Uber is making its case as a superapp. The ride-hailing, freight-hauling, food-delivering platform reported its Q4 2021 and FY2021 earnings after the bell on Wednesday, recording its first profitable quarter for delivery in terms of adjusted earnings before income, taxes, depreciation and amortization.
The delivery segment’s adjusted EBITDA of $25 million helped drive a healthy quarter for Uber. For all segments, that figure was $86 million, topping the high end of Uber’s guidance and marking the second consecutive profitable quarter for the company by that metric, after it posted a figure of $8 million in Q3.
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For the year, Uber (NYSE: UBER) reported an adjusted EBITDA loss of $774 million, as the company struggled amid driver supply concerns and pandemic conditions during the winter and spring. But that was a significant improvement over a loss of over $2.5 billion for FY2020, and Q4 adjusted EBITDA of $86 million was way up from losses of $454 million a year ago.
“We outperformed our quarterly guidance and delivered $540 million of adjusted EBITDA improvement compared to Q4 of last year,” said CFO Nelson Chai. “Moving forward, we are poised to continue to grow at scale while expanding profitability.”
So far, much of that growth has been spurred by Uber’s delivery segment, and the Q4 numbers show it. Delivery gross bookings reached $13.4 billion for the quarter, an all-time high, while weekly bookings for delivery continue an impressive trend of steady growth.
“Delivery volume stayed strong as we continued to improve the profitability profile of our business,” said CEO Dara Khosrowshahi on the company’s Q4 2021 earnings call. “Delivery reported its first adjusted EBITDA profit, including for the first time in the U.S., even as Uber Eats became the fastest-growing delivery player in America.”
The segment turned in revenue of around $2.4 billion and, for the second quarter in a row, outperformed the company’s core mobility and ride-share segment. Monthly active platform consumers, basket size and order frequency remained stable quarter-over-quarter while growing 14%, 9% and 8% on an annual basis, respectively.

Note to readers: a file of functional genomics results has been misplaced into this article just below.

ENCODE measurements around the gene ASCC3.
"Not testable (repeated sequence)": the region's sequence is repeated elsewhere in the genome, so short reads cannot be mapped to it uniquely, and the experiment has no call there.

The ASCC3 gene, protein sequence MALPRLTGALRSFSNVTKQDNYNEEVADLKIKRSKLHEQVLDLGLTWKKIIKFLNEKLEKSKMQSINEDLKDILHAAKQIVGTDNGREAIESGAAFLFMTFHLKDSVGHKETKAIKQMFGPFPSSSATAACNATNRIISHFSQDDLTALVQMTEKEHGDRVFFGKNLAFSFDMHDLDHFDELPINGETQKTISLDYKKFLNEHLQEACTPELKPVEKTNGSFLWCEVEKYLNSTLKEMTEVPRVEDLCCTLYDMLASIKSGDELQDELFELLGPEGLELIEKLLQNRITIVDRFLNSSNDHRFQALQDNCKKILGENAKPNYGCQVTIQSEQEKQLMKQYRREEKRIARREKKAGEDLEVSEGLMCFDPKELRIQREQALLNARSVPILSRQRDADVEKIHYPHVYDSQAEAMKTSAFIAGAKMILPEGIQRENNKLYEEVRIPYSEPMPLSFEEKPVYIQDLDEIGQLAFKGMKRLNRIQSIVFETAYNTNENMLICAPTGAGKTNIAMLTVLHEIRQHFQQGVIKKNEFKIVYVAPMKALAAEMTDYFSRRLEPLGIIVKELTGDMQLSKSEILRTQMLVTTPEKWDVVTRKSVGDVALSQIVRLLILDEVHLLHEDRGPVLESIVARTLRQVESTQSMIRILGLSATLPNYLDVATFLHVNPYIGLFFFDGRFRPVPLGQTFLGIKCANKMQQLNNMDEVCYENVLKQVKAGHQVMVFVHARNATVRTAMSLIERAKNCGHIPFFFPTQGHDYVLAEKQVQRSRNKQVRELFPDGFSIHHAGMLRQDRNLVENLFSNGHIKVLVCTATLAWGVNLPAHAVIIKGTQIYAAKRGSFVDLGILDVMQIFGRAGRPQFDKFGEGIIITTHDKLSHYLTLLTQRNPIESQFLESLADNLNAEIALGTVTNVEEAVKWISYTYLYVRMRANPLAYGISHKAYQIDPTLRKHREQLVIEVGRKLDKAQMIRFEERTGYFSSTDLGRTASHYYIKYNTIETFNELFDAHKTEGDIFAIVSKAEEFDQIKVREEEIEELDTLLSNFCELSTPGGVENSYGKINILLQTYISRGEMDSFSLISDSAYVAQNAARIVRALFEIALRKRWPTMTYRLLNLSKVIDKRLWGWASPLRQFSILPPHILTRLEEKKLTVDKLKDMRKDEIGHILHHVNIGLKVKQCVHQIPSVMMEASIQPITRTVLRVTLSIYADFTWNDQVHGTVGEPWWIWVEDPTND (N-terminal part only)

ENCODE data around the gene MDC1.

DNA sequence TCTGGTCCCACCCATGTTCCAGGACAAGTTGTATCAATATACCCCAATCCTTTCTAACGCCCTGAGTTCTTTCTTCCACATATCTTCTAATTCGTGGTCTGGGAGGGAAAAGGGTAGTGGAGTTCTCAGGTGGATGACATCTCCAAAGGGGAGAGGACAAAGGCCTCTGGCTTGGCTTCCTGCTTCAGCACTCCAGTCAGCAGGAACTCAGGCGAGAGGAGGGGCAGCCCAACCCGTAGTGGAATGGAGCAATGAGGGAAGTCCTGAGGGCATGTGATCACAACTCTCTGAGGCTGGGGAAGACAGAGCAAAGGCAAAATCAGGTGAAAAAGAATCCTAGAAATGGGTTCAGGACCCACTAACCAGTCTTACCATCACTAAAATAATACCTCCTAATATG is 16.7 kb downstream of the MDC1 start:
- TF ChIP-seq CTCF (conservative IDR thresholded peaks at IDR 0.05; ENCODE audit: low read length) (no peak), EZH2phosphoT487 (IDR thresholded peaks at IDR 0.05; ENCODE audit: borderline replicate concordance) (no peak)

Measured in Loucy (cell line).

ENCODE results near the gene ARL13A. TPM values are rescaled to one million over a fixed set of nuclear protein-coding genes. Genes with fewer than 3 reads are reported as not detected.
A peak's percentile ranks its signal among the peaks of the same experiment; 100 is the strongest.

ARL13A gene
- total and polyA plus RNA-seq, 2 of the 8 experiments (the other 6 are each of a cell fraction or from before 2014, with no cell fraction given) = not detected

At the same time, couriers were in no short supply to match that demand. For Q4, the number of active delivery drivers on the platform grew by 73% year-over-year in the U.S. and 34% year-over-year globally.
Uber’s merchant base also remained strong. It reached over 825,000 active merchants on the platform in Q4, another record high since the company began reporting earnings in 2019 and a 27% year-over-year improvement.
Of course, Uber’s core mobility segment was no slouch, posting a segment-adjusted EBITDA of $575 million for FY2021, more than double what it recorded the year prior.
Neither was Uber Freight, which saw a 245% spike in revenue for the year and grew closer to adjusted profitability following Uber’s momentous acquisition of Transplace in November.
“It’s never been clearer that our supply chains are in dire need of technical innovation. And along with Transplace, Uber Freight, now at $1 billion quarterly run rate, is well-positioned to bring digital-native change to the enormous logistics ecosystem,” said Khosrowshahi.
Watch: How will Uber Freight’s newest acquisition help push things forward?
But the star of the show this year for Uber was unquestionably delivery. The company added a slew of new verticals and partnerships during 2021 as it aims to deliver anything and everything.
Grocery and convenience are two products that stand out. Uber kicked off 2021 by partnering with grocery warehouse chain Smart & Final to enable on-demand and scheduled grocery delivery out of more than 170 locations. Then, it stepped things up a notch when it partnered with nationwide grocer Albertsons for same-day grocery delivery out of over 1,200 stores like Safeway, Acme and Jewel-Osco.
This year has been no different. Uber started 2022 with a bang when it expanded its convenience and pharmaceutical delivery partnership with CVS in January. Now, Uber Eats users are able to deliver from more than 7,000 CVS stores.
Other partnerships include delivery of health and wellness products in collaboration with telehealth provider Hims & Hers, cannabis delivery with Canadian company Tokyo Smoke, and a host of other merchant collaborations through Uber Direct, a white-label service rolled out in April of 2020.
“Delivery is well-positioned to self-fund growth in grocery, retail and local commerce. And let me underscore, we expect significant EBITDA profit generation even after those investments,” Khosrowshahi asserted on the Q4 earnings call.
As tensions rise between Uber and its merchant partners, the platform also introduced Grants for Growth, a relief program through which 100 merchants each receive $10,000, last month.
Meanwhile, Uber rival Lyft reported its own earnings on Tuesday, recording its first-ever profitable year in terms of adjusted EBITDA. While Uber isn’t there quite yet, the company projects adjusted EBITDA for Q1 2022 to be in the range of $100 million to $130 million, which would be the largest figure in Uber’s history.
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